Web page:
An overview of the Animal Disease Traceability for Cattle – Final Rule
Animal disease traceability,
• or knowing where diseased and at-risk animals are,
• where they’ve been,
• and when,
is very important to ensure a rapid response when animal disease events take place.
An efficient and accurate animal disease traceability system helps:
• reduce the number of animals involved in an investigation,
• reduces the time needed to respond,
• and decreases the cost to producers and the government.
On December 20, 2012, the U.S. Department of Agriculture (USDA) announced a final rule establishing general regulations for improving the traceability of U.S. livestock moving interstate.
Under the final rule, unless specifically exempted, livestock moved interstate must be officially identified and accompanied by an interstate certificate of veterinary inspection or other documentation, such as an owner-shipper statement. However, Arizona laws supersedes the final rule and is very specific that all animals (unless otherwise specifically provided for) transported or moved into the state of Arizona, must be accompanied by a health certificate (CVI). Note: Always check with the state for their requirements when transporting/moving livestock.
Producers may apply official identification to their own animals before they are transported interstate, and metal ear tags are available at approved tag distributors in Arizona.
For more specific details about the regulation and how it will affect producers, visit the USDA-APHIS Traceability website.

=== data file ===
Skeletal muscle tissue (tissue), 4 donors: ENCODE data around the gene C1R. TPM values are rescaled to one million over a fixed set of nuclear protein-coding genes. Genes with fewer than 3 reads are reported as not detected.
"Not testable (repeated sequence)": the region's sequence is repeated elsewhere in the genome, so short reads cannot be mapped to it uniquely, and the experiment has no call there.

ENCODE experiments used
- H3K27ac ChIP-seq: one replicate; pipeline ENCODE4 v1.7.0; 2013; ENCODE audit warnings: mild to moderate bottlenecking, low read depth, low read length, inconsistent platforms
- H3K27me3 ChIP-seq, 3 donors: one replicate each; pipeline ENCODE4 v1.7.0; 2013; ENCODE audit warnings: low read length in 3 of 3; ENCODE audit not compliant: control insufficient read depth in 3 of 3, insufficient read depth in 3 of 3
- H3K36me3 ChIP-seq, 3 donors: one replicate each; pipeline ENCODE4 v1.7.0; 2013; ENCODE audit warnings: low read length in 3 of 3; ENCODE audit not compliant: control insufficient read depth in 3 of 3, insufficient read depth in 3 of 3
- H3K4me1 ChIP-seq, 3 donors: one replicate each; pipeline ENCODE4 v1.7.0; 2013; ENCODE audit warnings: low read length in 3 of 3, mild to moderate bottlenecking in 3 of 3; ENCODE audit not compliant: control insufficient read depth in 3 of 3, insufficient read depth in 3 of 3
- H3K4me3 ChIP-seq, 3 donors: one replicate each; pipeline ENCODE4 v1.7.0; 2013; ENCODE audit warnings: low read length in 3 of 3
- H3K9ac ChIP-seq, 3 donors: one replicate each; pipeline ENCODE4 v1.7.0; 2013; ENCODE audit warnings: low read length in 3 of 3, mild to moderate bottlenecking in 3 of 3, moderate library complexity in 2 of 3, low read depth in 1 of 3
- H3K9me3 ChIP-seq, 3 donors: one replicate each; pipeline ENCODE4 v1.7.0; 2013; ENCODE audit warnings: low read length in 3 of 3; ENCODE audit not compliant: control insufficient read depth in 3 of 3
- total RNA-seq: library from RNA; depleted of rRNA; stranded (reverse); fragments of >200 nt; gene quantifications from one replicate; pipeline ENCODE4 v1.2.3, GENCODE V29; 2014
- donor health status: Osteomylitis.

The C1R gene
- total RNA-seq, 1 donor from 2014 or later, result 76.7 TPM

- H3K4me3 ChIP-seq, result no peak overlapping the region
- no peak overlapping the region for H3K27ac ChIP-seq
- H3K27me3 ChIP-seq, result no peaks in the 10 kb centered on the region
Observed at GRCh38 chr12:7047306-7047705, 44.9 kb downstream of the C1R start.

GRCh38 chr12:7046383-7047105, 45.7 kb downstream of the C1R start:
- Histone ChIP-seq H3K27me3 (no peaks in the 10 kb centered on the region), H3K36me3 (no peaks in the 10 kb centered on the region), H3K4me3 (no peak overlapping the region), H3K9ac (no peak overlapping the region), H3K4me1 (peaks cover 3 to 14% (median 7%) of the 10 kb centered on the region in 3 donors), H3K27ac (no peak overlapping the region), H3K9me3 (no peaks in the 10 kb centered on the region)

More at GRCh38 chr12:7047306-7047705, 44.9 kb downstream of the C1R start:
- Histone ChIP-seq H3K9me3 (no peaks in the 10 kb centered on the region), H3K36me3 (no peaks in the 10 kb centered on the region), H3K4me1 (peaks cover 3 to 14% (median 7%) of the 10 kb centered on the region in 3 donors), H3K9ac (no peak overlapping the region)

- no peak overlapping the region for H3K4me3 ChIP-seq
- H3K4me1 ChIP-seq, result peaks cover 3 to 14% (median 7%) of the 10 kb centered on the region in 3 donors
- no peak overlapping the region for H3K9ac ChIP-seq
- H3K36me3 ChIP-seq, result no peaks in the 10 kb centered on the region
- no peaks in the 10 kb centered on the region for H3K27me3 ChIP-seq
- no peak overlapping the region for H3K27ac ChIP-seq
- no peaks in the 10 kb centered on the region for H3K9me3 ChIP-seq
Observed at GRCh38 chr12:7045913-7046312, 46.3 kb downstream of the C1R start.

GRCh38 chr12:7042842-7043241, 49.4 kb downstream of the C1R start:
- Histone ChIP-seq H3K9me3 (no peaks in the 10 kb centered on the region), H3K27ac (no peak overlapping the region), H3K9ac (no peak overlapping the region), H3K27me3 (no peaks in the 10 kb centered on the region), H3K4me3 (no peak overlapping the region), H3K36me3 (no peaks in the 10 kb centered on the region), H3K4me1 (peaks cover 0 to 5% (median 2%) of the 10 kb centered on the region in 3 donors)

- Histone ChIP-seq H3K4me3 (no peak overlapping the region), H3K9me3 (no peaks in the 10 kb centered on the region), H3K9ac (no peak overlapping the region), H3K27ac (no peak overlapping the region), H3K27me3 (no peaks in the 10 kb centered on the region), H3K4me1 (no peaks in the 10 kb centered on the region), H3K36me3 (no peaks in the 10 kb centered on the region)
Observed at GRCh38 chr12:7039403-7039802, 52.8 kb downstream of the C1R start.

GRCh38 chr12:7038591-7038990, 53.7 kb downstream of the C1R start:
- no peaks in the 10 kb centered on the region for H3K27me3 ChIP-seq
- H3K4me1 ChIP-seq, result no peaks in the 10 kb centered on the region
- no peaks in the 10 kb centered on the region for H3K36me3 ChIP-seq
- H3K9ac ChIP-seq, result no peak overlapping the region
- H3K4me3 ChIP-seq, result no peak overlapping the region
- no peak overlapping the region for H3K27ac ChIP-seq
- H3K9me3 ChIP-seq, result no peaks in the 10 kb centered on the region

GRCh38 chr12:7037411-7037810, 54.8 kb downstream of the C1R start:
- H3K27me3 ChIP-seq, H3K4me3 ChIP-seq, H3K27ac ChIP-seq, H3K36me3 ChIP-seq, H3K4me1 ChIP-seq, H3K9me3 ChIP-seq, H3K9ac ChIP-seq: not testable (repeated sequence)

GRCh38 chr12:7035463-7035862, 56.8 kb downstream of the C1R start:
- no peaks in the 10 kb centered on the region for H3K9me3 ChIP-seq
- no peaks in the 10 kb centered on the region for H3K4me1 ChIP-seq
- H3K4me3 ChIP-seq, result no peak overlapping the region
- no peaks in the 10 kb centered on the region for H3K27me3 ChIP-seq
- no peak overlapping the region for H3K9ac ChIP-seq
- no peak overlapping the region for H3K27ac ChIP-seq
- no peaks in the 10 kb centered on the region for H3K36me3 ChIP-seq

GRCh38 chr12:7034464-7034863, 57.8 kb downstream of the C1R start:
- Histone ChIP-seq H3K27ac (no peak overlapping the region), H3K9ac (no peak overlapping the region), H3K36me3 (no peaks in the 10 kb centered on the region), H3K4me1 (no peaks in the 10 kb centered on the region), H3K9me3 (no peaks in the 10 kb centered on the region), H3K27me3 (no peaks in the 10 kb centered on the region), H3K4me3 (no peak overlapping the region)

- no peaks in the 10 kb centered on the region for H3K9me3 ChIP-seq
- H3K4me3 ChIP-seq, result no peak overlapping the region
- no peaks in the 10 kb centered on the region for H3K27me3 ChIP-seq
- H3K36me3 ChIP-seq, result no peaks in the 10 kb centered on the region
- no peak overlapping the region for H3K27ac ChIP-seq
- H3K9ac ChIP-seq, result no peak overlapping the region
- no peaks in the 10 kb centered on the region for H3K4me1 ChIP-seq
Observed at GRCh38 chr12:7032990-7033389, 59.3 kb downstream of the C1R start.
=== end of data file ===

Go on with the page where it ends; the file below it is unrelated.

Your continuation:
Full text of the USDA-APHIS final rule Traceability for Livestock Moved Interstate published in the Federal Register can be found here.
ADT General Requirements
The Traceability for Livestock Moved Interstate rule establishes minimum national official identification and documentation requirements for the traceability of livestock moving interstate. The species covered in the rule include cattle and bison, sheep and goats, swine, horses and other equines, captive cervids (e.g., deer and elk), and poultry. The covered animals moved interstate, unless otherwise exempt, would have to be officially identified and accompanied by an interstate certificate of veterinary inspection (ICVI) or other movement document.
The requirements do not apply to livestock moving:
• Entirely within Tribal land that straddles a State line and the Tribe has a separate traceability system from the States in which its lands are located
• To a custom slaughter facility in accordance with Federal and State regulations for preparation of meat
Other exemptions are applied on a species-specific basis.
The final rule has several differences from the proposed rule issued in August 2011. These include:
• Accepting the use of brands, tattoos and brand registration as official identification when accepted by the shipping and receiving States or Tribes
• Permanently maintaining the use of backtags as an alternative to official eartags for cattle and bison moved directly to slaughter
• Accepting movement documentation other than an Interstate Certificate of Veterinary Inspection (ICVI) for all ages and classes of cattle when accepted by the shipping and receiving States or Tribes
• Clarifying that all livestock moved interstate to a custom slaughter facility are exempt from the regulations
• Exempting chicks moved interstate from a hatchery from the official identification requirements
Beef cattle under 18 months of age, unless they are moved interstate for shows, exhibitions, rodeos, or recreational events, are exempt from the official identification requirement in this rule. These specific traceability requirements for this group will be addressed in separate rulemaking, allowing APHIS to work closely with industry to ensure the effective implementation of the identification requirements.
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